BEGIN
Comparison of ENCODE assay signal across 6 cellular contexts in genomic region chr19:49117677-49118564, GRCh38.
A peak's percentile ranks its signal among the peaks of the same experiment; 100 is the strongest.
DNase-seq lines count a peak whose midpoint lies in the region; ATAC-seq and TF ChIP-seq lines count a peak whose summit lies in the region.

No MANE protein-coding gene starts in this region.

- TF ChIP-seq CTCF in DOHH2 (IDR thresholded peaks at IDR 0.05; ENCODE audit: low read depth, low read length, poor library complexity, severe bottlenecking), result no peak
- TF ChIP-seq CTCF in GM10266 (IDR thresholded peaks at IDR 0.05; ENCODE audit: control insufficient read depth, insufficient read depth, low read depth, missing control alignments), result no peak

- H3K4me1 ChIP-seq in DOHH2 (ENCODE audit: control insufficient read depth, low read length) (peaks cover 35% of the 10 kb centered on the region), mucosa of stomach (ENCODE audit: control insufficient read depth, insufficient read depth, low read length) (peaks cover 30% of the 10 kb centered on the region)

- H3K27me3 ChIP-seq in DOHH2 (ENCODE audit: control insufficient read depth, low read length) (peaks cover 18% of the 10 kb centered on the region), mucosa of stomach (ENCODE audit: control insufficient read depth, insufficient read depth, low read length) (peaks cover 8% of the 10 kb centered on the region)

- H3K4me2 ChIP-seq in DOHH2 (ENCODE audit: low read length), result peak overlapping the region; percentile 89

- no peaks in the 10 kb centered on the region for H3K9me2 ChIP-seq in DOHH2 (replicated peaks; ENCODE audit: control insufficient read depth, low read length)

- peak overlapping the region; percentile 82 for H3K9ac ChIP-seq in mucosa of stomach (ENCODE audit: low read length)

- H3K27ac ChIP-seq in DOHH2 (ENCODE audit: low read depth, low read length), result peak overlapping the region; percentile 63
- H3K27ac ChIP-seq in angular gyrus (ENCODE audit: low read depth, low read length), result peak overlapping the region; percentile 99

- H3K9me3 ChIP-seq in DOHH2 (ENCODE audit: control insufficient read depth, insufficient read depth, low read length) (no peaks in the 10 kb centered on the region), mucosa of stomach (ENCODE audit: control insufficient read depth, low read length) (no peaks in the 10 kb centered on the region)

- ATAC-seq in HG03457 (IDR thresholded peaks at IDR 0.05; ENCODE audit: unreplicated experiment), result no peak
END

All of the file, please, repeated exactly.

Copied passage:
Comparison of ENCODE assay signal across 6 cellular contexts in genomic region chr19:49117677-49118564, GRCh38.
A peak's percentile ranks its signal among the peaks of the same experiment; 100 is the strongest.
DNase-seq lines count a peak whose midpoint lies in the region; ATAC-seq and TF ChIP-seq lines count a peak whose summit lies in the region.

No MANE protein-coding gene starts in this region.

- TF ChIP-seq CTCF in DOHH2 (IDR thresholded peaks at IDR 0.05; ENCODE audit: low read depth, low read length, poor library complexity, severe bottlenecking), result no peak
- TF ChIP-seq CTCF in GM10266 (IDR thresholded peaks at IDR 0.05; ENCODE audit: control insufficient read depth, insufficient read depth, low read depth, missing control alignments), result no peak

- H3K4me1 ChIP-seq in DOHH2 (ENCODE audit: control insufficient read depth, low read length) (peaks cover 35% of the 10 kb centered on the region), mucosa of stomach (ENCODE audit: control insufficient read depth, insufficient read depth, low read length) (peaks cover 30% of the 10 kb centered on the region)

- H3K27me3 ChIP-seq in DOHH2 (ENCODE audit: control insufficient read depth, low read length) (peaks cover 18% of the 10 kb centered on the region), mucosa of stomach (ENCODE audit: control insufficient read depth, insufficient read depth, low read length) (peaks cover 8% of the 10 kb centered on the region)

- H3K4me2 ChIP-seq in DOHH2 (ENCODE audit: low read length), result peak overlapping the region; percentile 89

- no peaks in the 10 kb centered on the region for H3K9me2 ChIP-seq in DOHH2 (replicated peaks; ENCODE audit: control insufficient read depth, low read length)

- peak overlapping the region; percentile 82 for H3K9ac ChIP-seq in mucosa of stomach (ENCODE audit: low read length)

- H3K27ac ChIP-seq in DOHH2 (ENCODE audit: low read depth, low read length), result peak overlapping the region; percentile 63
- H3K27ac ChIP-seq in angular gyrus (ENCODE audit: low read depth, low read length), result peak overlapping the region; percentile 99

- H3K9me3 ChIP-seq in DOHH2 (ENCODE audit: control insufficient read depth, insufficient read depth, low read length) (no peaks in the 10 kb centered on the region), mucosa of stomach (ENCODE audit: control insufficient read depth, low read length) (no peaks in the 10 kb centered on the region)

- ATAC-seq in HG03457 (IDR thresholded peaks at IDR 0.05; ENCODE audit: unreplicated experiment), result no peak